Moneyball: Normal v. Abnormal

What are the limits of a “Moneyball” — expected value of a particular position — approach to personell decisions? A Sports Illustrated piece on Albert Haynesworth (A Titanic Force) made me think about this issue. A lot can be said for the idea. Even before Moneyball became a common term and Scott Pioli used it to build the Patriots, guys like former Titan GM, Floyd Reese, used an implicit version. He thought the supply of defensive tackes, for example, high relative to their team value so that paying more than, say, $2 million for one didn’t make sense.

One difficulty — a player whose skills are extreme. Now, it’s not enough to know the average contribution of a player at a given position, but a GM needs information on the abnormal or “upper tail” of values. The complication — the upper values differ by position in ways not necessarily reflected by averages. The relative supply and contributions of a cornerback may make him more valuable, on average, than a defensive tackle, but the once-a-decade DT with skills like Haynesworth creates havoc right in the middle of an offense on every play that even the most skilled cornerback cannot replicate. The Titans defensive coordintor, Jim Schwartz (btw, a user of statistical regression analysis) puts it this way:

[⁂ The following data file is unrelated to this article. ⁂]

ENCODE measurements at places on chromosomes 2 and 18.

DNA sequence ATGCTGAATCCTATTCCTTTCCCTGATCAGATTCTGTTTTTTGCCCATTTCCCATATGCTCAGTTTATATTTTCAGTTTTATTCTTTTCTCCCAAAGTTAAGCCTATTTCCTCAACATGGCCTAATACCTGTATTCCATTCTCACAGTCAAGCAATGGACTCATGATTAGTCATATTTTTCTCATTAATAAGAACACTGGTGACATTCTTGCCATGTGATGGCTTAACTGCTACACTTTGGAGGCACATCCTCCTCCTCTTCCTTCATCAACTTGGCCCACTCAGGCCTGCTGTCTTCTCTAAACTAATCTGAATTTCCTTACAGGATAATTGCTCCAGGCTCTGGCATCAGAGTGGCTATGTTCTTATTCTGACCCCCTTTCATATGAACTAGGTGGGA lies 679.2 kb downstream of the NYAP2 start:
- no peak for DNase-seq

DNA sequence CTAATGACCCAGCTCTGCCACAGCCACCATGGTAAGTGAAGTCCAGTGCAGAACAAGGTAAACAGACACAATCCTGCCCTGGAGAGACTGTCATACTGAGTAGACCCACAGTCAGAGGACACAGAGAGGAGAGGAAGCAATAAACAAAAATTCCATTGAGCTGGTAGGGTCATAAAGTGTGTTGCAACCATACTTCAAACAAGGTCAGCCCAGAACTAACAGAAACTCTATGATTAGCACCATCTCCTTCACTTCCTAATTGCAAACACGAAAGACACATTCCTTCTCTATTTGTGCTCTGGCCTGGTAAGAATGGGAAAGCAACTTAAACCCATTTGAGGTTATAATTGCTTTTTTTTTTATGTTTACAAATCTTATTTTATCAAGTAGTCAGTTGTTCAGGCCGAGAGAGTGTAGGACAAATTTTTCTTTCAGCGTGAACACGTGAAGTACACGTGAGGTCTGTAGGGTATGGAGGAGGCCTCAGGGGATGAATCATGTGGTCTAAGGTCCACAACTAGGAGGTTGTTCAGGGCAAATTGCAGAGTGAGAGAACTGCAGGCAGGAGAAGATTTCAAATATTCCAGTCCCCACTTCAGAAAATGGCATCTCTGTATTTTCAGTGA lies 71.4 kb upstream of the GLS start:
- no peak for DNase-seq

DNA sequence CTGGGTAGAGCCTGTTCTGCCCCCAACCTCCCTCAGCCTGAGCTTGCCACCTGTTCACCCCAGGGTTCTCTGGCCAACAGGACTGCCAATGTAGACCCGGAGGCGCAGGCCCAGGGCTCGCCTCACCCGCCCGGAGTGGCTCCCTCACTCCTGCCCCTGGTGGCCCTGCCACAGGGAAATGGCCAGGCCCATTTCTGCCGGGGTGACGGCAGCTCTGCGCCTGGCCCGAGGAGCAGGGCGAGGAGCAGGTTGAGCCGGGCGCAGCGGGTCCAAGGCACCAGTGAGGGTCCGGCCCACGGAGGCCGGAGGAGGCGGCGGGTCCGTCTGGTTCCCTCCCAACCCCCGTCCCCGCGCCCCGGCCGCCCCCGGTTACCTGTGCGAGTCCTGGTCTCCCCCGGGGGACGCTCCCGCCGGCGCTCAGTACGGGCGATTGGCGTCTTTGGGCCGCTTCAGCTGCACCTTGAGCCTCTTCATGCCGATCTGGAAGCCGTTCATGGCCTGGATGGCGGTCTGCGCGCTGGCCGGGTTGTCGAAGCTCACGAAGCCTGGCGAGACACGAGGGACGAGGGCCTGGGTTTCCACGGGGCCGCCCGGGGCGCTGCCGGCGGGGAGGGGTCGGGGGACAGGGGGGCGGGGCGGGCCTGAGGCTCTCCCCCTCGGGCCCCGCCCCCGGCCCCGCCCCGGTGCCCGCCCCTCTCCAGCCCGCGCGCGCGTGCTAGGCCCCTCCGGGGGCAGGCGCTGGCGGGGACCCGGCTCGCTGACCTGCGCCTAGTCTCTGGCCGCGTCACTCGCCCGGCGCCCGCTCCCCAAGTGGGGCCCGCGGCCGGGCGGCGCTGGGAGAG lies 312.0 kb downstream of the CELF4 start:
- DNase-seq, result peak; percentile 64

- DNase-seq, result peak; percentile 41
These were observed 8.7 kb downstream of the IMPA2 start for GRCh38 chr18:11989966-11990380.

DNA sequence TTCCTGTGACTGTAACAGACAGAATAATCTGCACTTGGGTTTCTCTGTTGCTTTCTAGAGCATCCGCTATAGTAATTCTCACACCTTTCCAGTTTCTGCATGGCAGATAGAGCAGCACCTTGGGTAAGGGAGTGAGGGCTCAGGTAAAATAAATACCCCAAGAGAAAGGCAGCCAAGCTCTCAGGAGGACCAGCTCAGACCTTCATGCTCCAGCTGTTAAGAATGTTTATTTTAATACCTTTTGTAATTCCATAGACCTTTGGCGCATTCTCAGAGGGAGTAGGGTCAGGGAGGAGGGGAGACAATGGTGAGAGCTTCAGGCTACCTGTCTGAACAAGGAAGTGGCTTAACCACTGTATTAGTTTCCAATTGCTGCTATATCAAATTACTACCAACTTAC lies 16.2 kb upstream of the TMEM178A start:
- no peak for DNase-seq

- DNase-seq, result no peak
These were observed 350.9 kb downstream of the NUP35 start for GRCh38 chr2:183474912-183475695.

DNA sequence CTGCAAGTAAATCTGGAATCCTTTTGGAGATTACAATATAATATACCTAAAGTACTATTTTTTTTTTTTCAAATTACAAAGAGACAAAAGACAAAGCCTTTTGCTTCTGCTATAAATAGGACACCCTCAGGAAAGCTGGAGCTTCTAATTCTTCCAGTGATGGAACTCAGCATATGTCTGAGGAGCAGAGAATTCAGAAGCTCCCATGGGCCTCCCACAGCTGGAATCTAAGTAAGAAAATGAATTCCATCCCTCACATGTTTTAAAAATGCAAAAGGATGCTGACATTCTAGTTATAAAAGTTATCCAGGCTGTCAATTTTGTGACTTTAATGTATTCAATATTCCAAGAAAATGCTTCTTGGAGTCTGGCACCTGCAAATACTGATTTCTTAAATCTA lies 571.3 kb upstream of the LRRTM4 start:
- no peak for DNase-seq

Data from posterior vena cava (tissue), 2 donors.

In fact, the more times Haynesworth can collapse a pocket or disrupt a running play with his size, strength and speed, the better the Titans will be. “We try to funnel stuff back to him, to keep him alive on every single play,” Schwartz says. “Albert’s not a one-trick pony. He’s not the guy who can’t rush—the guy an offensive lineman can’t move off the line of scrimmage, but he can’t move off the line of scrimmage himself. Albert is a big man who can do a lot, and those guys are extremely valuable.”

Ironically, Schwartz doesn’t really seem to get the mean versus tails aspect of analyzing someone like Haynesworth:

Schwartz says he chuckles every spring when the media’s mock draft boards are heavy on wide receivers and light on defensive linemen. “It should be the other way around,” he says. “General managers, head coaches, position coaches, coordinators—we all know how important those guys are and how hard they are to find.”

Typically, the media and guys like Floyd Reese are right — DT of typical skill levels are not all that worthy of big expenditures, but that’s not true of a Haynesworth. In the 1990s, the same could be said of Warren Sapp or of Joe Green in the 1970s and Bob Lilly in the 1960s.

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Author: Brian Goff

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